MILWAUKEE — Without discussion, the Milwaukee school board voted 7-0 Thursday night to make condoms available at many of the city's high schools, paving the way to make Milwaukee public schools one of the relatively few districts in the nation to provide contraception to students.
The communicable disease prevention program, as the district calls it, could be in place as soon as the 2010-11 school year.
The proposal sparked some opposition after being made public Dec. 2, but the board approved the condom distribution without much dissent. Comments from the public are not allowed at board meetings, and a board committee had voted 5-0 on Dec. 9 to recommend adopting the program.
The condoms will be available free of charge, but only to students in high schools that have school nurses and only after students request them at the nurse's office, according to a fact sheet circulated by the school district. Up to two condoms will be distributed at a time.
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Thursday's vote does not authorize funding for the program, but the district has said it will not use taxpayer money to buy condoms and instead will seek other sources of funding.
In proposing the program, the school district said a 2009 study found that nearly 63 percent of high school students in the district were sexually active, and that nearly one-third of those students had not used a condom the last time they had sexual intercourse.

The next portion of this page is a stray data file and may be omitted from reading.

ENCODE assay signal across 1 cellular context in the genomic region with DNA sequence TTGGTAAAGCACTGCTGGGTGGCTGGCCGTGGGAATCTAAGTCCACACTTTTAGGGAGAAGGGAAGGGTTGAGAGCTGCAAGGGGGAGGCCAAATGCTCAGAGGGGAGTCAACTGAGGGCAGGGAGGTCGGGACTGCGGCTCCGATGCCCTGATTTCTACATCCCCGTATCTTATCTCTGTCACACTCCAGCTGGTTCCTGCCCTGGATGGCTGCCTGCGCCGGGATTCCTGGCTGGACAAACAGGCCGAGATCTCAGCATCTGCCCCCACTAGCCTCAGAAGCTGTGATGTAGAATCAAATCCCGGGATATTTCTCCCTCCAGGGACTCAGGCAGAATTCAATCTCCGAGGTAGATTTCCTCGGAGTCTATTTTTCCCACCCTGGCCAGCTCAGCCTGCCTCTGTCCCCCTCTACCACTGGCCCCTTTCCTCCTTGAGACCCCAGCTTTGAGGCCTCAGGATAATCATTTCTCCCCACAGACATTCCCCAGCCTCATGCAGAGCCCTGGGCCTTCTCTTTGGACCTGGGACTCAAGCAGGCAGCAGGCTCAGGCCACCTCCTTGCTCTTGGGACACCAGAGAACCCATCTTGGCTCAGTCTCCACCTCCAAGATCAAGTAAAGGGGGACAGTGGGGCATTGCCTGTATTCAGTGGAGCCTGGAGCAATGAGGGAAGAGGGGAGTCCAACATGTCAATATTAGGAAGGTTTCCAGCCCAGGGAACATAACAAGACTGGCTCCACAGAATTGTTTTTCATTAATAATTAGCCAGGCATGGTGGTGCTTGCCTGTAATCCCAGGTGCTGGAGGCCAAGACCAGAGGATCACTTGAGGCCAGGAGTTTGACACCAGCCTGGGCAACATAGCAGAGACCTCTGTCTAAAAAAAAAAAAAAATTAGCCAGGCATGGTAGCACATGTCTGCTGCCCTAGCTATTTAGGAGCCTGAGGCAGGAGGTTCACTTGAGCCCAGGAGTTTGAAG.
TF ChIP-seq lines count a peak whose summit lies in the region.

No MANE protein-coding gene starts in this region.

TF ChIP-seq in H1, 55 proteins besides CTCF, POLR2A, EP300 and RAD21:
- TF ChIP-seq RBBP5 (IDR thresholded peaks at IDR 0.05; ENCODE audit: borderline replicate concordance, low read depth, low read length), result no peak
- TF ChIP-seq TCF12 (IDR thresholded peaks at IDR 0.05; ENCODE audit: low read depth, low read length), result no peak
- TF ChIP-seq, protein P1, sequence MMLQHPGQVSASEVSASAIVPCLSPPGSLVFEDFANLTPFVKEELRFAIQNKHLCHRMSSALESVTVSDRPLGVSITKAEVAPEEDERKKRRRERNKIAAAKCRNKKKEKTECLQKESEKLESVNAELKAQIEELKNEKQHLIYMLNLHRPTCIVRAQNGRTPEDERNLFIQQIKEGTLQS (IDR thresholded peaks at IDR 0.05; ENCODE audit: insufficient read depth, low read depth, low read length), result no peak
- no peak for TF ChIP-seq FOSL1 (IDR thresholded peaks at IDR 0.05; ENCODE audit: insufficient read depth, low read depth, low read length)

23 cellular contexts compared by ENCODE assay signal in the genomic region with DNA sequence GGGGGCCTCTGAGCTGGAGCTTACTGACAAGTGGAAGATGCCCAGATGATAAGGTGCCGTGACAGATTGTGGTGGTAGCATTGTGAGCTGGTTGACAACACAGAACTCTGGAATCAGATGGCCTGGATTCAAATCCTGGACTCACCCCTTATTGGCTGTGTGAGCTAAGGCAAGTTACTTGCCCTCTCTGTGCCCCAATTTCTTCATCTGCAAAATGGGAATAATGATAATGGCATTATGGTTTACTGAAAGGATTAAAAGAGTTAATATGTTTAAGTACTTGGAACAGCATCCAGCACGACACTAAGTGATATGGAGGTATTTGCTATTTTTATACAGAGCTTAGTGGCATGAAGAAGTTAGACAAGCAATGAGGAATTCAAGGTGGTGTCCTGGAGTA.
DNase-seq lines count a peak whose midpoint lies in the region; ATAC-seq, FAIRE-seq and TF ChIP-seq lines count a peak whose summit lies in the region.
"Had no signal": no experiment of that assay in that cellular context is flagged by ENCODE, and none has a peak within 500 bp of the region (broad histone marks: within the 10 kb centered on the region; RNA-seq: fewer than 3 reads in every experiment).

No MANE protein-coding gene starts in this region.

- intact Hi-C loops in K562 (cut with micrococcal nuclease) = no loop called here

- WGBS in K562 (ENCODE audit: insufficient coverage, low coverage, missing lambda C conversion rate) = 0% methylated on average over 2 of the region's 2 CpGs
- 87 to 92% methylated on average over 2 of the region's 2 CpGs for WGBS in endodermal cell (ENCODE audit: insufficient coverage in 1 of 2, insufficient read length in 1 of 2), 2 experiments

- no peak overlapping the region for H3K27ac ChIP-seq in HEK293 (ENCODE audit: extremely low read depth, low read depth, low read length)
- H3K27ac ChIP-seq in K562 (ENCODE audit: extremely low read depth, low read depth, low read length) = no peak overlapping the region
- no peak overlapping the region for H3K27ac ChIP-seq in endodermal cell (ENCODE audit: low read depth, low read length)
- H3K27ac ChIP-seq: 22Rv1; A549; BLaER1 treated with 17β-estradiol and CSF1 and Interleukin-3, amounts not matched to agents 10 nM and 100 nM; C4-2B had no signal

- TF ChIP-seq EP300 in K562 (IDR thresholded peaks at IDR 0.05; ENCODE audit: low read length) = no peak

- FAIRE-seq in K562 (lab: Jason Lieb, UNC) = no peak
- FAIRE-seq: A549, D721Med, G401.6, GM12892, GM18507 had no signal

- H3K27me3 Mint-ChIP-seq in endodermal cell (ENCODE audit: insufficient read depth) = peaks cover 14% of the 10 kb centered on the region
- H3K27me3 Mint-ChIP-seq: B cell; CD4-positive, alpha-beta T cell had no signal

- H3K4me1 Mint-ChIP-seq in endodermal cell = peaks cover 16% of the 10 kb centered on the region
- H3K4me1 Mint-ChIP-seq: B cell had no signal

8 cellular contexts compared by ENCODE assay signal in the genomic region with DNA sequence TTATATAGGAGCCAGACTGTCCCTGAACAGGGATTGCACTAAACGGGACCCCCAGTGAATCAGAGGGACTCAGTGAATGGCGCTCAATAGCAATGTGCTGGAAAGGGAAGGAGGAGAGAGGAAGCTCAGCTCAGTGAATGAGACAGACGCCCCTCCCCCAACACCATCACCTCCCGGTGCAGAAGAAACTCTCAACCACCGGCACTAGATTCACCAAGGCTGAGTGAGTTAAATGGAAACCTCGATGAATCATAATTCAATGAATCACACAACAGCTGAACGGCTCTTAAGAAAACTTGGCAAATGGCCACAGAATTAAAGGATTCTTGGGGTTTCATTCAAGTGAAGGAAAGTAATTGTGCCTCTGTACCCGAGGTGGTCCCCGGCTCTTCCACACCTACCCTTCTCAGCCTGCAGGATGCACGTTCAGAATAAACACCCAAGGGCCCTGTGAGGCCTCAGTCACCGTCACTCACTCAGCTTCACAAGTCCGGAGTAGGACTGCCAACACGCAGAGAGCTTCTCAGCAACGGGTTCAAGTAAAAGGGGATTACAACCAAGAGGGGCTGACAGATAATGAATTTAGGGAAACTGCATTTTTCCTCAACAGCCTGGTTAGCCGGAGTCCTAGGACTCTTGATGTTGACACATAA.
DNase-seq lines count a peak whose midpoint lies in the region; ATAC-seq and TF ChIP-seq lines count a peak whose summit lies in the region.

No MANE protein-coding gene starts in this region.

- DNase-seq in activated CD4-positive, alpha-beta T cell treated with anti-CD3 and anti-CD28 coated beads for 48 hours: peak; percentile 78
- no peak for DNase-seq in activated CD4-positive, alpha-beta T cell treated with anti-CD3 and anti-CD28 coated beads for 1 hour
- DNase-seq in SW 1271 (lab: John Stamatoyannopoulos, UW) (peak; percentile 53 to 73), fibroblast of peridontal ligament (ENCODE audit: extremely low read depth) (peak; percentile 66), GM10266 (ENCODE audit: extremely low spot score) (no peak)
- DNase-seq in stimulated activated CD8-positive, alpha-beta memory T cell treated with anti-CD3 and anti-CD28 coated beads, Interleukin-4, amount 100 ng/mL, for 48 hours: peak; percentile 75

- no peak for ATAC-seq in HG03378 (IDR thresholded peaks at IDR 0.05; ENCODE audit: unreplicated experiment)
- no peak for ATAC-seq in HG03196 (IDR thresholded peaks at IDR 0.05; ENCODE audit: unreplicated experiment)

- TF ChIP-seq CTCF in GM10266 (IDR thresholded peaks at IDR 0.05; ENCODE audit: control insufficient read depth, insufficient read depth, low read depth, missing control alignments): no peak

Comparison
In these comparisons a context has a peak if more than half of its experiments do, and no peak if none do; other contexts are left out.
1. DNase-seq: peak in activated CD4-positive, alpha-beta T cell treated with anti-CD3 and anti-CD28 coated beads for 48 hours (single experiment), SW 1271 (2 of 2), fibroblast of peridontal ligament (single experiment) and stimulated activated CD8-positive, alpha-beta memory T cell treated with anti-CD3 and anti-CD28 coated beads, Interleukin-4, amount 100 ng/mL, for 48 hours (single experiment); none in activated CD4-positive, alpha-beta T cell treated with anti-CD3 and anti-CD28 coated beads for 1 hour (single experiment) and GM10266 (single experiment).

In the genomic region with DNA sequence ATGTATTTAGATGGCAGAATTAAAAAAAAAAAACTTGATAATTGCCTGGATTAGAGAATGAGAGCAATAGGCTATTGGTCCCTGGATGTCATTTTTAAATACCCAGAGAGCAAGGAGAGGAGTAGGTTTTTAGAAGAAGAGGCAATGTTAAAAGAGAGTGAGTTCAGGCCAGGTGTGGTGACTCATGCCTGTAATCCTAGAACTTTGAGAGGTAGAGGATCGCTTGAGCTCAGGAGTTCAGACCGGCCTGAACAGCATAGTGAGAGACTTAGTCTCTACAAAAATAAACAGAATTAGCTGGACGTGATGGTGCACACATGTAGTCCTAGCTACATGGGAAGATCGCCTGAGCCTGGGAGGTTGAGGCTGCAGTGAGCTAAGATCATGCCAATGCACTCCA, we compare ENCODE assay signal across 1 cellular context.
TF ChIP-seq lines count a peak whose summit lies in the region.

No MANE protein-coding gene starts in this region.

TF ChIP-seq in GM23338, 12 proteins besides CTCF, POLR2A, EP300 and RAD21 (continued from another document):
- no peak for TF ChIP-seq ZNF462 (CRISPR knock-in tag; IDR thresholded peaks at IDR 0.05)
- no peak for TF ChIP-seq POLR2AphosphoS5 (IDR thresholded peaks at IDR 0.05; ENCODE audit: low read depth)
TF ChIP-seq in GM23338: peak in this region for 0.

Also cited were figures that rate Milwaukee high among U.S. cities in births to teen mothers and "particularly high" in the incidence of certain sexually transmitted diseases.
The district noted that its sex education policy takes an abstinence-based approach to reducing the risk of communicable diseases. And it says research shows that students are more likely to use condoms if they are available in schools, but no more likely to be sexually active if condoms are available.
When the proposal was first publicized, Sally Ladky, executive director of the Milwaukee-based Wisconsin Abstinence Coalition, said that a comprehensive medical exam, testing for sexually transmitted diseases, and a full report of a student's medical and family history should be required before any school offered contraception to a student.
Citing the federal Centers for Disease Control and Prevention, the school district said 4.5 percent of high schools in the country make condoms available to students.
Last month, Democrats in the state Legislature tried to pass a bill that would require schools that teach sex education to instruct students about birth control, but Republicans blocked final passage of the measure.